It says in the blurb, which Ibis put out that it is near the railway station. Yes, I suppose that you could say. There’s the station and there is the Ibis, but it took a long time to find the right street and find the car park.

Anyway the beer / room / and food were good and they did not charge us for the car park.

Next morning we had a look around the old town which of course was where the first major action took place in World War 1 and by the amount of rubbish which was being collected in the streets they had had either another war on one hell of a street party over the weekend. It was the latter I think.

Time to move on to Bastogne which according to Google maps is 112 miles. What Google maps did not take into account was my sat-nav. Again we saw lots of unscheduled places and never did find various roundabouts, villages and junctions. In answer to you inevitable question, didn`t you have a map, well yes we did but the one that I had was a small scale one and we both thought that Rogers was the same. However it transpired that it wasn`t it was bigger scale and a lot better so it was pressed into service until we headed for Verdun which it did not cover. Having said that, at that point neither did my sat-nav as it had given up all together

On arriving in Bastogne the first job was to find accommodation for the next two nights. This again was a back street adventure. At one point we thought that we had cracked it only to find the sign for the hotel directing us the wrong way up a one way street.

Having booked in we went to explore the town on foot and sampled some on the local beer. All very good.

Next morning took us the 101st Airborne Museum which was just down the road from the hotel and was very interesting and well laid out. Having had a huge breakfast we gave lunch a miss, got on our bikes and headed to the other side of town to the best museum we have ever been to.

It is called `The Bastogne War Museum` and is of course dedicated to the Battle of the Bulge which took place from 16th of December 1944 until 25th of January 1945 . This does a wonderful and complete job of taking you through the whole battle bit by bit. Included in the entry fee is one of these plug it in the ears things and you then have four peoples tales of what happened as you go round. There are three, for want of a better term, cinemas but with moving objects, gun fire and changing backdrops and all the time this running commentary from your own four friends in your ears. Our advice is if you are ever in that area, go there.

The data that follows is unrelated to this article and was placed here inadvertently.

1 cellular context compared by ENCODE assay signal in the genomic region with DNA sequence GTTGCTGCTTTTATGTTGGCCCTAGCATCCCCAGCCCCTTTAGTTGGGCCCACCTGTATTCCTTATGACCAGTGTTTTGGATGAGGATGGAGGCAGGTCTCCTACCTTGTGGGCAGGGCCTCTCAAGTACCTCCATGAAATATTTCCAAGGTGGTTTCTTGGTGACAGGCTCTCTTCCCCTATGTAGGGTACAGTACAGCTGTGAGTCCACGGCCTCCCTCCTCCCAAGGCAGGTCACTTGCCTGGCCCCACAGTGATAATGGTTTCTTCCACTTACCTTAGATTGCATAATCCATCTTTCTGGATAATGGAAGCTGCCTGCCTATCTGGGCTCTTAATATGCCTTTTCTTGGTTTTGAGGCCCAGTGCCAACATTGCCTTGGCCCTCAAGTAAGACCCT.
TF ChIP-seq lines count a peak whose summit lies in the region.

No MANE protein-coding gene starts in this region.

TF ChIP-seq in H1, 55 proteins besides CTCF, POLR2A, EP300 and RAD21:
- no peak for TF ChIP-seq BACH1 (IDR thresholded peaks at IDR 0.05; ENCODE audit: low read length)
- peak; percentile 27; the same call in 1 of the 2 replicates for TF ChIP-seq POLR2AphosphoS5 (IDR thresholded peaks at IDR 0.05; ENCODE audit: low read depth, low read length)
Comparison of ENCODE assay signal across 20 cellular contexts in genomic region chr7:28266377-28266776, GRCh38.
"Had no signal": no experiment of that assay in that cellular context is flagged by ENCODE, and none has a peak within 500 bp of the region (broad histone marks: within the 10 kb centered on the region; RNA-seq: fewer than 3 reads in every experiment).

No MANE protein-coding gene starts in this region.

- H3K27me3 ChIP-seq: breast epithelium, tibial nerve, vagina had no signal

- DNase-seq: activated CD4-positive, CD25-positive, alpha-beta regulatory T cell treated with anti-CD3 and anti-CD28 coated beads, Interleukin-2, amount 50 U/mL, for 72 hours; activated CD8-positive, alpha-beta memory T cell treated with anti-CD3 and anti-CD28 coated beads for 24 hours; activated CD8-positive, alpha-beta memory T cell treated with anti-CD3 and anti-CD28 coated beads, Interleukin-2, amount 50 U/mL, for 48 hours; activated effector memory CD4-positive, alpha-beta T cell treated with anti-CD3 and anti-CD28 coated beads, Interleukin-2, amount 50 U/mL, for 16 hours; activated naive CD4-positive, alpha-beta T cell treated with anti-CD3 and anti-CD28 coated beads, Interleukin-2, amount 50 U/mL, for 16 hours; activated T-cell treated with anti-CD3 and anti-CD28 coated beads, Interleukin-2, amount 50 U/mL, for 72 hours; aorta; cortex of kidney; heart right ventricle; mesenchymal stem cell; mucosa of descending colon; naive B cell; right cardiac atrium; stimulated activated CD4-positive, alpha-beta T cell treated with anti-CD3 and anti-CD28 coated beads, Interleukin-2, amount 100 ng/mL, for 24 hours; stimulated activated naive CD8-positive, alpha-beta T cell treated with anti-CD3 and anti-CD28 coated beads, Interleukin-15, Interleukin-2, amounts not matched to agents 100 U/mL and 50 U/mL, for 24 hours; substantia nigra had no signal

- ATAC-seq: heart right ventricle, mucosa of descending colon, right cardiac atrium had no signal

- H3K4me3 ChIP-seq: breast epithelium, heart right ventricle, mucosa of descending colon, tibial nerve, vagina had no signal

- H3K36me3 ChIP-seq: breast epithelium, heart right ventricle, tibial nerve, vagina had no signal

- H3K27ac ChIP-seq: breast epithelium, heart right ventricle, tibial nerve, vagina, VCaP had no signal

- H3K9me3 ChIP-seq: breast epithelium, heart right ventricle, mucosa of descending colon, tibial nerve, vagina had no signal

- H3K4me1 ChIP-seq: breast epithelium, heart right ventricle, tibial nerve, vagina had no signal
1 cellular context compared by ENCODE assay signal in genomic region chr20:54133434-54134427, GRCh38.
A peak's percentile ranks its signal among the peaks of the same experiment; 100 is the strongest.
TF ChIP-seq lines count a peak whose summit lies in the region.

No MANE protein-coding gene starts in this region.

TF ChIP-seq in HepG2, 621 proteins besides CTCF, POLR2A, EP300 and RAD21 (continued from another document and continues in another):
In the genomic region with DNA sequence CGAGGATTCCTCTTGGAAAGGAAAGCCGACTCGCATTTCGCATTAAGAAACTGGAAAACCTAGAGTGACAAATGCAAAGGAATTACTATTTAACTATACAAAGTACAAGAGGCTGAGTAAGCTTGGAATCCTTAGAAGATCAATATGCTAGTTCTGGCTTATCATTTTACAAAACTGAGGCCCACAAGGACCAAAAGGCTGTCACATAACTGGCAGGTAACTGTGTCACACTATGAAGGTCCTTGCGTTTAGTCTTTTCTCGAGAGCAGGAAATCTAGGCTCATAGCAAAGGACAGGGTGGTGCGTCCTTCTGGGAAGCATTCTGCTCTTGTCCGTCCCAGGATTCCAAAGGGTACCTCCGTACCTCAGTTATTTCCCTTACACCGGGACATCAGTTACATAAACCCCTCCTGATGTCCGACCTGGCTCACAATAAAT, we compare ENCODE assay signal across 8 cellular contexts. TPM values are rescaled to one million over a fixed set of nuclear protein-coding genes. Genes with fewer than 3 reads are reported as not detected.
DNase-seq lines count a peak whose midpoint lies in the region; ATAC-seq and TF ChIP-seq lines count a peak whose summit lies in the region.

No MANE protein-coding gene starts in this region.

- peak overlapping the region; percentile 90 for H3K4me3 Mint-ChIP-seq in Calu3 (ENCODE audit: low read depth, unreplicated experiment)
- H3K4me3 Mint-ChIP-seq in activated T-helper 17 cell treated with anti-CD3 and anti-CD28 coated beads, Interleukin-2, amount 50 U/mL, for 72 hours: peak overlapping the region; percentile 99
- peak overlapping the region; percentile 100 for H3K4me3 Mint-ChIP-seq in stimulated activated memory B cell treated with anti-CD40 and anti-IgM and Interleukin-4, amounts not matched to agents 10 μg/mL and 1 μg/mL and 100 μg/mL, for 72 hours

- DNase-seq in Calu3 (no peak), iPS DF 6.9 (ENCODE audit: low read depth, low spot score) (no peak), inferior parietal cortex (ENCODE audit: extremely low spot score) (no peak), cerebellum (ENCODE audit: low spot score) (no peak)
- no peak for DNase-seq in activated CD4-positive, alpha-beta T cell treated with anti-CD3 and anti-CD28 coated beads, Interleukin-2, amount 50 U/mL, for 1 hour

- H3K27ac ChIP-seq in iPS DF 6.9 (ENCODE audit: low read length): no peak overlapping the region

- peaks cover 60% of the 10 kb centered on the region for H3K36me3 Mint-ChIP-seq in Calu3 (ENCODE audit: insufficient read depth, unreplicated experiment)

Back at the hotel we were sort of run over by a coach load of yanks who were staying there as well. One old guy in particular stood out in more ways than one. He was BIG, oh! Ok fat, old and loud and naturally had just had to sell his Harley as he felt he was getting to old. This he loudly told the room was a `Fat Boy`. We thought ` Yes very apt`. So how old are you I asked. 70 was the reply, how old are you. When I told him 76 he seemed to lose interest and wandered off much to our relief.

Being a bit knackered we both thought that an early night might not go amiss but sleeping eleven hours straight off was a bit of a surprise and we only `just` made breakfast which closed at 10.00

So, brekie done, kit on and off to our next stop which was Verdun in France some 75 miles away. Roger had his reverse sat- nav with him. That is a thing which tells you where you have been not where you want to go. When he got home he downloaded it and it would seem that I made a bit of a pigs ear of that trip as well. Ho! Hum!

Verdun was yet again another find a hotel adventure and we ended up in the real back streets where we were told, at 11.00, to come back at 17.00 and book in. All a bit odd but it did the job. We then went and found the battle field museum and memorial. Well after the museum in Bastogne this one did not stand a chance but the memorial was a bit different as it housed the bones of the 130,000 who died in the battle. Very thought provoking

. Having not been very impressed with that lot we went into the town of Verdun and that was a lot better especially the bit down by the river. The pizza`s and van rouge weren’t bad either.

Following morning saw us away at 08.00 without any brekkie as the pizza`s were still with us and we had some 250 miles to go to do to get to the ferry . What could possible go wrong? Well nothing as it happened and we were at the docks 3 hours before sailing time. Still ,we meet some very nice follow motorcyclist and between us the world, the universe and beyond has never been so right.

Home by 22.00 job done. Good trip.

John Grew and Roger Baker

 
 
 
 
 
 
 
 
 
 
 
 

It makes you wonder what draws them to France every year ????????